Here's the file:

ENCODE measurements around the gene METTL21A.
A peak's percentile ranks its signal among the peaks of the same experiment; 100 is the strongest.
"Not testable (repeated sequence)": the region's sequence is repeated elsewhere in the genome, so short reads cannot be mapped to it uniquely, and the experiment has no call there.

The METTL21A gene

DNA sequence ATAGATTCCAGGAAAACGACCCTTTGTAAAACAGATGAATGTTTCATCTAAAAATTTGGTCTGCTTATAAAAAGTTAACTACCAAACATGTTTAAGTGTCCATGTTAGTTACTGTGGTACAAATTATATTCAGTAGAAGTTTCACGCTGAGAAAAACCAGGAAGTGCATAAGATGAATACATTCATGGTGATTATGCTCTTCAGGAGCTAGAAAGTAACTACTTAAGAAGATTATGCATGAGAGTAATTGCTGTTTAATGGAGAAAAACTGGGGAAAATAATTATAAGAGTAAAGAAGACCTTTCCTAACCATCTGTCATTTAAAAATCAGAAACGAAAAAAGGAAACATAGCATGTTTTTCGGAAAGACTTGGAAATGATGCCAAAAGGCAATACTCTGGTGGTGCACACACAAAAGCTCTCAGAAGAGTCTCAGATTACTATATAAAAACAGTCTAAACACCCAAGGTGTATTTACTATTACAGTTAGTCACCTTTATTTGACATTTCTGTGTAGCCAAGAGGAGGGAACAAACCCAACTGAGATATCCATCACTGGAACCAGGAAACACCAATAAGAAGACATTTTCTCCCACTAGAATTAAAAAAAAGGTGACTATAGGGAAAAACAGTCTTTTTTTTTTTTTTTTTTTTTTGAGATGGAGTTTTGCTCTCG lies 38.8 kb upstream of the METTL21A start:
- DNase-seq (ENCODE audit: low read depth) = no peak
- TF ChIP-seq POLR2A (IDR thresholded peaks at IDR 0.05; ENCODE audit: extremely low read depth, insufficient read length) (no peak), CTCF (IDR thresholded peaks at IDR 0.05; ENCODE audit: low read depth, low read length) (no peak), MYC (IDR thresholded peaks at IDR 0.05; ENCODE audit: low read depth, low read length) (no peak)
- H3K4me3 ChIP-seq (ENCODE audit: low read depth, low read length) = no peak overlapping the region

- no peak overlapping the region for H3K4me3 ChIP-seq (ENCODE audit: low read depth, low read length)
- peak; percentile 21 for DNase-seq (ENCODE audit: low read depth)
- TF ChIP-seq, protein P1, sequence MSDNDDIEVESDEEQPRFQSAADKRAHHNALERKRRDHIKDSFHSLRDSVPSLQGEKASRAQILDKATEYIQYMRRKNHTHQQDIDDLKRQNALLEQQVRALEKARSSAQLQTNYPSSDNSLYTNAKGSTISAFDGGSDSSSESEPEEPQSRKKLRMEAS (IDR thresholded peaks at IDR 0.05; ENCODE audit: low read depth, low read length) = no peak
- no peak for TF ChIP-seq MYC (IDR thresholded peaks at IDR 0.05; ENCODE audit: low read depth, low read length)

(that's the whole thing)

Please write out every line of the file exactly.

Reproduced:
ENCODE measurements around the gene METTL21A.
A peak's percentile ranks its signal among the peaks of the same experiment; 100 is the strongest.
"Not testable (repeated sequence)": the region's sequence is repeated elsewhere in the genome, so short reads cannot be mapped to it uniquely, and the experiment has no call there.

The METTL21A gene

DNA sequence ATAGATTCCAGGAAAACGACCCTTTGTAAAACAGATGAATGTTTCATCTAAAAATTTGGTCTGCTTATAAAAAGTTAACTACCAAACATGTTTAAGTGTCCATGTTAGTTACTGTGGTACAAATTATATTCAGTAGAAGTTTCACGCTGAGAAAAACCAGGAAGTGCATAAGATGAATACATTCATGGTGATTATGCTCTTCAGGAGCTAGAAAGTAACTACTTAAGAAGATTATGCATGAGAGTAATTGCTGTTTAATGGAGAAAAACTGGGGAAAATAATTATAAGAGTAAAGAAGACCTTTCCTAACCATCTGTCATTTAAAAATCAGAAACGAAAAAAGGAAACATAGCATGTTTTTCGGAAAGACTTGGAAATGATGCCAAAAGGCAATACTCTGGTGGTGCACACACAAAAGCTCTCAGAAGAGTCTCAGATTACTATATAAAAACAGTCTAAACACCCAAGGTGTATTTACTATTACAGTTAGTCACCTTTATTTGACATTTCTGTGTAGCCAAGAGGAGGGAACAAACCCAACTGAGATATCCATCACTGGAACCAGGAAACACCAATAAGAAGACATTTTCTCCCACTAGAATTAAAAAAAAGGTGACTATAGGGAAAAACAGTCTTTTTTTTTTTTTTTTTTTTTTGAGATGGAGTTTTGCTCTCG lies 38.8 kb upstream of the METTL21A start:
- DNase-seq (ENCODE audit: low read depth) = no peak
- TF ChIP-seq POLR2A (IDR thresholded peaks at IDR 0.05; ENCODE audit: extremely low read depth, insufficient read length) (no peak), CTCF (IDR thresholded peaks at IDR 0.05; ENCODE audit: low read depth, low read length) (no peak), MYC (IDR thresholded peaks at IDR 0.05; ENCODE audit: low read depth, low read length) (no peak)
- H3K4me3 ChIP-seq (ENCODE audit: low read depth, low read length) = no peak overlapping the region

- no peak overlapping the region for H3K4me3 ChIP-seq (ENCODE audit: low read depth, low read length)
- peak; percentile 21 for DNase-seq (ENCODE audit: low read depth)
- TF ChIP-seq, protein P1, sequence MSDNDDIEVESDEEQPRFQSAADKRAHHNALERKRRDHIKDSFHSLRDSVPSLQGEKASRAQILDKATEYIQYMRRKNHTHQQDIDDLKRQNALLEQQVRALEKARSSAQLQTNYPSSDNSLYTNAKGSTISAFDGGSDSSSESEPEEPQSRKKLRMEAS (IDR thresholded peaks at IDR 0.05; ENCODE audit: low read depth, low read length) = no peak
- no peak for TF ChIP-seq MYC (IDR thresholded peaks at IDR 0.05; ENCODE audit: low read depth, low read length)